In addition, a blog post Ribas linked to from the company states that Copilot 365 users will now get to enjoy unlimited messaging (up from a previous 300 chats per day) and unlimited chats per conversation with the Copilot assistant.

Commercial data protection

Microsoft’s blog post also stated that Copilot comes with “commercial data protection,” Microsoft’s system which uses its Entra ID (formerly known as Azure Active Directory) to anonymize and encrypt web traffic sent from 365 users outside of their companies — in this case, anonymizing and encrypting their Copilot prompts and any other information the user enters or accesses with Copilot (depending on how much data it is given access to, such as their Outlook email or Contacts data) before it is sent to Copilot and GPT-4. Once a user closes the chat window or ends the session, Microsoft deletes the information shortly thereafter.

Microsoft in fact, seems to encourage users to trust Copilot with their sensitive company data, writing n its blog post “Copilot can help you quickly scan your email for important messages to prioritize, help you get ready for key meetings by pulling information from across your work, and help you ideate on the best path forward. The work context also benefits from enterprise-grade data protection, going further to ensure that your data remains within the Microsoft 365 service boundary.”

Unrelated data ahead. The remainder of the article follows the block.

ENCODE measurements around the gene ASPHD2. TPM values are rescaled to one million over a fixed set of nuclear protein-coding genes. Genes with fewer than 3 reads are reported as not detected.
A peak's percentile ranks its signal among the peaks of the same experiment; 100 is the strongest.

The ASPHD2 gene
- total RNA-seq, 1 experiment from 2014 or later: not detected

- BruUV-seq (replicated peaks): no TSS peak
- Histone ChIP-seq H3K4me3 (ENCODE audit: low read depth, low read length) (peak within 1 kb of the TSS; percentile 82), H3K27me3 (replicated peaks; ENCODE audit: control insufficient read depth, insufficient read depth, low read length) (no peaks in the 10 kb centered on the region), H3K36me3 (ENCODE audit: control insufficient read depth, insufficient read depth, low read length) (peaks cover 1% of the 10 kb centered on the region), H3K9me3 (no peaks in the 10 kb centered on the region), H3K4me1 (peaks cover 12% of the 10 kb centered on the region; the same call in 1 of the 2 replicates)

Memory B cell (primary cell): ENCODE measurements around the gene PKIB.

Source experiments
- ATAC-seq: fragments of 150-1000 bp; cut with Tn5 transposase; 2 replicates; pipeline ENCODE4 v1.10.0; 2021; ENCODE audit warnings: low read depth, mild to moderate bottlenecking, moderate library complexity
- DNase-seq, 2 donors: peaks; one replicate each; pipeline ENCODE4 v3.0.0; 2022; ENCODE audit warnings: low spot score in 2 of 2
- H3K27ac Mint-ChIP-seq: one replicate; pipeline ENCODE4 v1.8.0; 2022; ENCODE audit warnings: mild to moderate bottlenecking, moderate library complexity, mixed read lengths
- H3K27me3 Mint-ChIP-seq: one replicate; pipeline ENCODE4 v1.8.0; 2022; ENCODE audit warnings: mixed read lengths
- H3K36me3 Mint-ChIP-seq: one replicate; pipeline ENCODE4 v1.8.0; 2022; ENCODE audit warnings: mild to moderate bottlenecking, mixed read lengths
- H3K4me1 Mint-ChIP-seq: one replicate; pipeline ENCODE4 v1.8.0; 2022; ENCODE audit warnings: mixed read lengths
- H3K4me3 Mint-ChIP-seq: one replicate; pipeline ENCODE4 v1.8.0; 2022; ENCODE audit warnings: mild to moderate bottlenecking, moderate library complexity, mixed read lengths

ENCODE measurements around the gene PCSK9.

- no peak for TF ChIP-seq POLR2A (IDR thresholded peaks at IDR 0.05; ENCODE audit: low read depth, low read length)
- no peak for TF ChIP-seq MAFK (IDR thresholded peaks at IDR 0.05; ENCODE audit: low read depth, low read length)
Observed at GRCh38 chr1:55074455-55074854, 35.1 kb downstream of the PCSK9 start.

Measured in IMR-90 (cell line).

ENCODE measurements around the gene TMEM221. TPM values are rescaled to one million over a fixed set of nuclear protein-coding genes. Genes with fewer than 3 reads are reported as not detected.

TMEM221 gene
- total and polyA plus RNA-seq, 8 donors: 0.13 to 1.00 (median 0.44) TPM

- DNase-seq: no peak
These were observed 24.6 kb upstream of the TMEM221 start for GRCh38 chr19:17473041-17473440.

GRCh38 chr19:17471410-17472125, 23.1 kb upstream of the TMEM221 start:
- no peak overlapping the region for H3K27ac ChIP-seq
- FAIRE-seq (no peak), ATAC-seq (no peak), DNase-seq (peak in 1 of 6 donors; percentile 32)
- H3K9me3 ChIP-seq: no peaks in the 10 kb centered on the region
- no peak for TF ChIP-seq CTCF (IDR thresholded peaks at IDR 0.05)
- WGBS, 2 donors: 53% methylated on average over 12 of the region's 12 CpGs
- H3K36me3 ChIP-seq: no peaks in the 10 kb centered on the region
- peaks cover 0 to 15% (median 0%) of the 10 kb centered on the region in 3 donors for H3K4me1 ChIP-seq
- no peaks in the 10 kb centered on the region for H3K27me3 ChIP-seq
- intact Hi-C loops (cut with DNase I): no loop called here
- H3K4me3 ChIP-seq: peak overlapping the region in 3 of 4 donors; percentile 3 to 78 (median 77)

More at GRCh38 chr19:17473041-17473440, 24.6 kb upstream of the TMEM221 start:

The move is an important one for Microsoft as it seeks to reassure customers their data is safe when using its AI tools: something that has been an issue lately for it with governments around the world, as the U.S. House of Representatives was recently reported to have banned the Copilot assistant entirely because it was “deemed by the Office of Cybersecurity to be a risk to users due to the threat of leaking House data to non-House approved cloud services,” as Axios reported last week.

Microsoft said in that report that Copilot will “meet federal government security and compliance requirements that we intend to deliver later this year.”